My personal approach therefore has always been somewhat different than a philological one, and that has been to assume, for the sake of argument, that such "Sitchinesque" scenarios might be implied by standard translations, or, for that matter, idiosyncratic ones, and then to argue on the basis of the technological and scientific possibilities that those represent. Cast in this fashion, one has to deal with the "larger picture" implied and the issues it represents, rather than with the minutiae of philology exclusively. My approach has been to raise the issues, not for a philological response, but for an apologetic one. In that sense, then, philological arguments certainly are not excluded, but become part of the puzzle, rather than a be-all and end-all "trump card" to be played whenever such issues are implied. But by the same token, such an approach excludes the response "you must trust what I say because I'm an expert in this narrow area." Such a response is not an argument, it is only the basis for an argument, and no one, in my opinion, regardless of their expertise in this or that subject area, can afford an attitude of pride of position simply because of their given expertise.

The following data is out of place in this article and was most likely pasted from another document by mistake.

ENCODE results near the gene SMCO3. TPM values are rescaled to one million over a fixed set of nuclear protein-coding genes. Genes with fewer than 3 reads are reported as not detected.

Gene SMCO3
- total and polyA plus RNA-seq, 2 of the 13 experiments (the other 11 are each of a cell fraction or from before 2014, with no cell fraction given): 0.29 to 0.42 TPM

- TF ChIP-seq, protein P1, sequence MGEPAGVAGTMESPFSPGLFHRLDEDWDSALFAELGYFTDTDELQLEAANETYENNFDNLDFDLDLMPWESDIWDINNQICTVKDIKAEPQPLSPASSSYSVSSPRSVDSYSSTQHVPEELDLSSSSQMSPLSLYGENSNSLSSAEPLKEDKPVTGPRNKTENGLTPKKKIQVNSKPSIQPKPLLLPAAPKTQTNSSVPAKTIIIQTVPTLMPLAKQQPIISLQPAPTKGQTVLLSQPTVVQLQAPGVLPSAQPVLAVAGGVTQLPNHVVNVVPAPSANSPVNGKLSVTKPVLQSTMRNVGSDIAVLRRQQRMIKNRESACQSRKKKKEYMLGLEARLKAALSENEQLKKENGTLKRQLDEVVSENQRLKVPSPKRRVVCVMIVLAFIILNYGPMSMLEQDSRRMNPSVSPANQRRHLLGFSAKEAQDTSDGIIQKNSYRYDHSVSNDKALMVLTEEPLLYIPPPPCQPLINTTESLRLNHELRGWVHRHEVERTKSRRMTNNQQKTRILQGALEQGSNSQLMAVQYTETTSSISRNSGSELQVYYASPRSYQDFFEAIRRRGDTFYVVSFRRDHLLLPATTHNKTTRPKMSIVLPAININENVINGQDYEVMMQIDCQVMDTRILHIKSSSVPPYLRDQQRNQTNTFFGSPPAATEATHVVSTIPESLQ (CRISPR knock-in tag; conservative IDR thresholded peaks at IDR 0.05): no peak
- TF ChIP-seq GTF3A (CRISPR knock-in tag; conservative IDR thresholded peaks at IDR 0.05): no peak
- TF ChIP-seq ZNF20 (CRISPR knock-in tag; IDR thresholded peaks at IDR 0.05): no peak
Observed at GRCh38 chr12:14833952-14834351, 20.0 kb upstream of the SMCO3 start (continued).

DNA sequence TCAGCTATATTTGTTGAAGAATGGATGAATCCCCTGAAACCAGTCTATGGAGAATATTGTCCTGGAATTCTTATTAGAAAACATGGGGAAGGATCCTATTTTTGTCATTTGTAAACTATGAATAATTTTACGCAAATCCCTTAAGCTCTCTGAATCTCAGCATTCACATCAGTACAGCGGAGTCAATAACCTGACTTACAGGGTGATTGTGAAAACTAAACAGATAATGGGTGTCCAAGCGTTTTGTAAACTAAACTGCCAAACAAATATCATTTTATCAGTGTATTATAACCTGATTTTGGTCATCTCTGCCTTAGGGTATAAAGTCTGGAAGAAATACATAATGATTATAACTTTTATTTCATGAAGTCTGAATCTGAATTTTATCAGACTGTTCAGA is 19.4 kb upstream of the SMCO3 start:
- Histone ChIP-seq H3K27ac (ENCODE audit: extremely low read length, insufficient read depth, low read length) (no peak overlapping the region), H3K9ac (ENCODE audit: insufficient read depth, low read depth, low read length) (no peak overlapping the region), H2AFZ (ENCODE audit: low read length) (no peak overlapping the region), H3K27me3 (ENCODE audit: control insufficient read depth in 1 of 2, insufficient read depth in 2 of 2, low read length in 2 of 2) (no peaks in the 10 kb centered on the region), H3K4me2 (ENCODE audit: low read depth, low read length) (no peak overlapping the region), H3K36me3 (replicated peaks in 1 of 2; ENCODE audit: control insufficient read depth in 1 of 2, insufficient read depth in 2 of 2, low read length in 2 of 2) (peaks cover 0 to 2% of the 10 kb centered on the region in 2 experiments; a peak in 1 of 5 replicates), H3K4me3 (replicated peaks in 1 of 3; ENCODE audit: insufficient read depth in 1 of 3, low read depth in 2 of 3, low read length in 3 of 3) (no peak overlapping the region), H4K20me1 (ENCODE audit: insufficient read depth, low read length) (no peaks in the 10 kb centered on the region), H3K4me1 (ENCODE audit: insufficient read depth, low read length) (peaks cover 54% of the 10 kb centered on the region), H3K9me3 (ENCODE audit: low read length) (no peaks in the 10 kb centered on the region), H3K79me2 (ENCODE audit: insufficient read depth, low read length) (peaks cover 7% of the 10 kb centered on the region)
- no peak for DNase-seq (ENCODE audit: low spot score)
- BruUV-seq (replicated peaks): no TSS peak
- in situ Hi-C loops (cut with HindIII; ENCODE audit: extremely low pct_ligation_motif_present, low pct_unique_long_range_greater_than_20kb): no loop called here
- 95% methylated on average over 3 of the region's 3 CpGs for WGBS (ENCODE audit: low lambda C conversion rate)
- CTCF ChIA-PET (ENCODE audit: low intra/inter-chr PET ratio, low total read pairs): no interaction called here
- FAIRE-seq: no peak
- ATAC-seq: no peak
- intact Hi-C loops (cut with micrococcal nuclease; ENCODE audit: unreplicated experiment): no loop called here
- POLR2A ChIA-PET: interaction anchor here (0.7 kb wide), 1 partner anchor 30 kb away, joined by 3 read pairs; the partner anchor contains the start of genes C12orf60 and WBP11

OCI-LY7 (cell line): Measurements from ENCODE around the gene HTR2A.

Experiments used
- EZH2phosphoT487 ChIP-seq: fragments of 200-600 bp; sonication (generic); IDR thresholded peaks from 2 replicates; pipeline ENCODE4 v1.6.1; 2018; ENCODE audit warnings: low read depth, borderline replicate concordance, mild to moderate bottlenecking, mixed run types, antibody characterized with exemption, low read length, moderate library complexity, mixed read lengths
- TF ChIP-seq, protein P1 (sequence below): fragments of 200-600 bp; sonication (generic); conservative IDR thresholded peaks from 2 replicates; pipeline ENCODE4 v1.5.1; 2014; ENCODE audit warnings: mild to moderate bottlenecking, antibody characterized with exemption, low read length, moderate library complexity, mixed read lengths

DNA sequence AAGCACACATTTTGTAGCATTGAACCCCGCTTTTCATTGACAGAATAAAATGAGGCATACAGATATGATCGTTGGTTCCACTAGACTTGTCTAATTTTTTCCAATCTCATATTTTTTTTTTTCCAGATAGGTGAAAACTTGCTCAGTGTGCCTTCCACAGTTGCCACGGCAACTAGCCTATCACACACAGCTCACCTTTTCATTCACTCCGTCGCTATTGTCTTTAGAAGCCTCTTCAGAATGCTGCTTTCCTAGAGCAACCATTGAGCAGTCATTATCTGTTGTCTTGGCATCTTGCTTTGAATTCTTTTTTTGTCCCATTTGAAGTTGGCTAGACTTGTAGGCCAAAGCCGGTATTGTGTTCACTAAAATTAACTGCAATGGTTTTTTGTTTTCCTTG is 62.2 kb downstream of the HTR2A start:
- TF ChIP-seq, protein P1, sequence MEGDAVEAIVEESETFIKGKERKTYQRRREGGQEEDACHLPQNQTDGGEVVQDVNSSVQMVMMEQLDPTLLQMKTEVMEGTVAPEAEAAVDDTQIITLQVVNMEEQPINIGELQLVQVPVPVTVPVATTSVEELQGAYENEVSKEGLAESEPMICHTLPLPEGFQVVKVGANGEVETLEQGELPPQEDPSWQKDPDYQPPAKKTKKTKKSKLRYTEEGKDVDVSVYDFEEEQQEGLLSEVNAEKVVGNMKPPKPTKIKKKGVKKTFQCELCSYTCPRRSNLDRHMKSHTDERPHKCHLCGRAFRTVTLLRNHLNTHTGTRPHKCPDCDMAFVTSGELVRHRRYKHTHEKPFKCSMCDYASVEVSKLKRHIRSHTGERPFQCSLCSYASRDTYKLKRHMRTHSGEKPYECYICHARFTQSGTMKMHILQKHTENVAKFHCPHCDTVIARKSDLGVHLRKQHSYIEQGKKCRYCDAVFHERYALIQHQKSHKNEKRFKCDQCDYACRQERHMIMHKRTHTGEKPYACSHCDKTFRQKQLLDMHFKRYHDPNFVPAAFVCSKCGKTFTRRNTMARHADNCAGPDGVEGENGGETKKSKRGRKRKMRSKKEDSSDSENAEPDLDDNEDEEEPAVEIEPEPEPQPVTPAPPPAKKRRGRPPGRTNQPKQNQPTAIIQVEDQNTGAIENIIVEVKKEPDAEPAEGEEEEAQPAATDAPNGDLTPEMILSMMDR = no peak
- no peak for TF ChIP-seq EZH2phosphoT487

But lest I be mistaken here, no one should be dismissed because of their given area of expertise either. I have been repeatedly attacked in certain quarters because my academic background is patristics, a field demanding a lot of languages, philosophy, history, law, science, and so on. As if that disqualifies me from forming opinions about certain things and arguing those opinions. Thus to say that philologists have nothing to contribute to the discussion of the possibilities of ancient technologies, or the stories contained in ancient texts and their vast implications, would be of course an absurdity. It would be like the geneticist telling the philologist that the latter can form no legitimate opinions on the implications of certain ancient texts because their area of expertise is not that implied by the ancient texts! It is time for everyone to calm down, and to start treating each other - specialist and non-specialist alike - with respect and courtesy, and that includes treating the late Mr. Sitchin with some respect as well, notwithstanding the many difficulties of his work. None of us can afford to stand on academic credentials nor should they even enter the discussion. When the academy starts offering PhDs in "Atlantology" with all the scientific, archaeological, philological, and mathematical discipline such a degree would require, then and only then can any of us afford to "stand on our credentials," and even then, I suspect, there would be no place for such an attitude.